Illustration: Thoka Maer

Climate Action Guide

How You Can Help Fix the Electric Grid

To make a real dent in climate change, we have to go big on renewables—but an outdated power grid is getting in our way.

This article is part of a special series from our fall 2019 climate issue on how you can level up your actions against climate change. Visit the full Climate Action Guide here

Power flows for most Americans through an aging morass of substations and infrastructure that make up the U.S. electric grid—actually a network of local grids linked together. Various utilities and energy companies essentially run regional monopolies, and while some have taken strides to convert the systems they oversee to cleaner technologies, many remain resistant to change. Here are six kinds of policies you can fight for, or against, to hasten the transition to a renewable future. 

Policies to Support 

100 Percent Clean Energy: To chart a clear course toward a greener grid, states are writing laws to accelerate the transition to 100 percent clean energy in the coming decades. Once passed, these laws can be used to justify other climate policies.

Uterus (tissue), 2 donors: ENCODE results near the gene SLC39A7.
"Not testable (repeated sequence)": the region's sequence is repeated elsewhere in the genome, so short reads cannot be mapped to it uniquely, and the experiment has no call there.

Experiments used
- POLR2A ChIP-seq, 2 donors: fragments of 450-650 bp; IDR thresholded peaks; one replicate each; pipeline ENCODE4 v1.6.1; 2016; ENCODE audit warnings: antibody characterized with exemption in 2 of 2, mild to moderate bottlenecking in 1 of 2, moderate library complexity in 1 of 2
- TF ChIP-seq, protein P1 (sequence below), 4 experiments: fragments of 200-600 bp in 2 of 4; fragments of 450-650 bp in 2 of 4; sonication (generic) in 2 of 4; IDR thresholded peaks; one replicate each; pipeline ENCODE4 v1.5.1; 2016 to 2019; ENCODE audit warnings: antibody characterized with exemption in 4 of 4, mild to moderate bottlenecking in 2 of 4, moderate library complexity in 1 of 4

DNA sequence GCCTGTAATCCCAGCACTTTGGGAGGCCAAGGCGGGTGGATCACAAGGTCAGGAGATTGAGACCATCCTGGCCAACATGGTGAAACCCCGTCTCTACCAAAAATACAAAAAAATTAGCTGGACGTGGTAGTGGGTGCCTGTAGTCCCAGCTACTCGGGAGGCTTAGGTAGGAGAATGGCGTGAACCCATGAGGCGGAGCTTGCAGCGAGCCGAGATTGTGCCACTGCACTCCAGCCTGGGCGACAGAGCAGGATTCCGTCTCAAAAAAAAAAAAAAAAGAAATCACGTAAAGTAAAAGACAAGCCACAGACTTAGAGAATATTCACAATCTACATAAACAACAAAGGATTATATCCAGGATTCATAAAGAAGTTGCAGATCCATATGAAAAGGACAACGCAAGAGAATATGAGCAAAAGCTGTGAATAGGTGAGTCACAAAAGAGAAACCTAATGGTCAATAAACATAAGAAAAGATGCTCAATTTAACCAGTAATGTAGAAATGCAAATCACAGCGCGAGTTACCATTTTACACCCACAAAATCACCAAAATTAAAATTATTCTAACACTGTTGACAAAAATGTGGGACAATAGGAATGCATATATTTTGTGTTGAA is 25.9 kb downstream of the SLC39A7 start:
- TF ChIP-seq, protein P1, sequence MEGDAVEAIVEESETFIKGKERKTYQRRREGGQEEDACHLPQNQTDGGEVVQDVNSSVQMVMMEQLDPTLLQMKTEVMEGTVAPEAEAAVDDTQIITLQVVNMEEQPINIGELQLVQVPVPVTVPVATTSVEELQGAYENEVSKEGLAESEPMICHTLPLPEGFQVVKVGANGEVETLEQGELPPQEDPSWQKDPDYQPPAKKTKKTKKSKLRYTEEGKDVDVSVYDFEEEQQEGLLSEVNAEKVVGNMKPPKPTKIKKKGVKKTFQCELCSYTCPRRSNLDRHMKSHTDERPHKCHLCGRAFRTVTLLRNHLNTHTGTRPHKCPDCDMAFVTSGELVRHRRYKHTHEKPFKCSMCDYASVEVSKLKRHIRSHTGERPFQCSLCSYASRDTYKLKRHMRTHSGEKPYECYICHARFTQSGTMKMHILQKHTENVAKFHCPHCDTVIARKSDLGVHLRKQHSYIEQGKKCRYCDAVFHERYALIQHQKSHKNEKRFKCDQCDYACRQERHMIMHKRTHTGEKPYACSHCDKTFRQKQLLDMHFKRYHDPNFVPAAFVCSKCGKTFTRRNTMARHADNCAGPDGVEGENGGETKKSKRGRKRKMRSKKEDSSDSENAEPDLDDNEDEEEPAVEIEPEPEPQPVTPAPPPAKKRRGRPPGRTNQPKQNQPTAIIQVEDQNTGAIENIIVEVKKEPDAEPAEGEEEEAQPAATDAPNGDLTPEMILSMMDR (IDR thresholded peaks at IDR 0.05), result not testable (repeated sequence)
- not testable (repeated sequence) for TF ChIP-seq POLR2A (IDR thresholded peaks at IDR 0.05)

Energy Storage: In an antiquated grid, fossil fuels are burned as needed to meet demand. Wind and solar, however,  require batteries or other devices to hold energy produced at peak times for use later. New state laws can force reluctant utilities to pilot energy-storage projects. 

Grid Resilience: Extreme weather events have exposed the current grid’s vulnerability. Hurricane Sandy, for example, knocked out power for 8.5 million people in 21 states. Bills supporting microgrids—which generate and distribute power on a smaller scale, limiting major outages—will make the grid more resilient. 

Policies to Oppose 

Solar Caps: When homes and businesses capture sunlight to generate their own energy, traditional power plants are threatened. Utilities have lobbied for laws in many states to limit rooftop solar by capping installation size or the excess energy that panel owners can sell to the utility.

Archaic Subsidies: Renewable energy is getting cheaper. Yet in many states, utilities and fossil-fuel companies have pushed legislation that supports money-losing coal-fired power plants by increasing customer rates. The funds keep the plants running while delaying clean-energy growth. 

Wind Moratoriums: Citing a wide array of reasons, state lawmakers have passed legislation to hamper wind development. These moratoriums ban new turbines altogether, rather than promote the strategic siting of wind farms to maximize energy capture and minimize bird deaths. 

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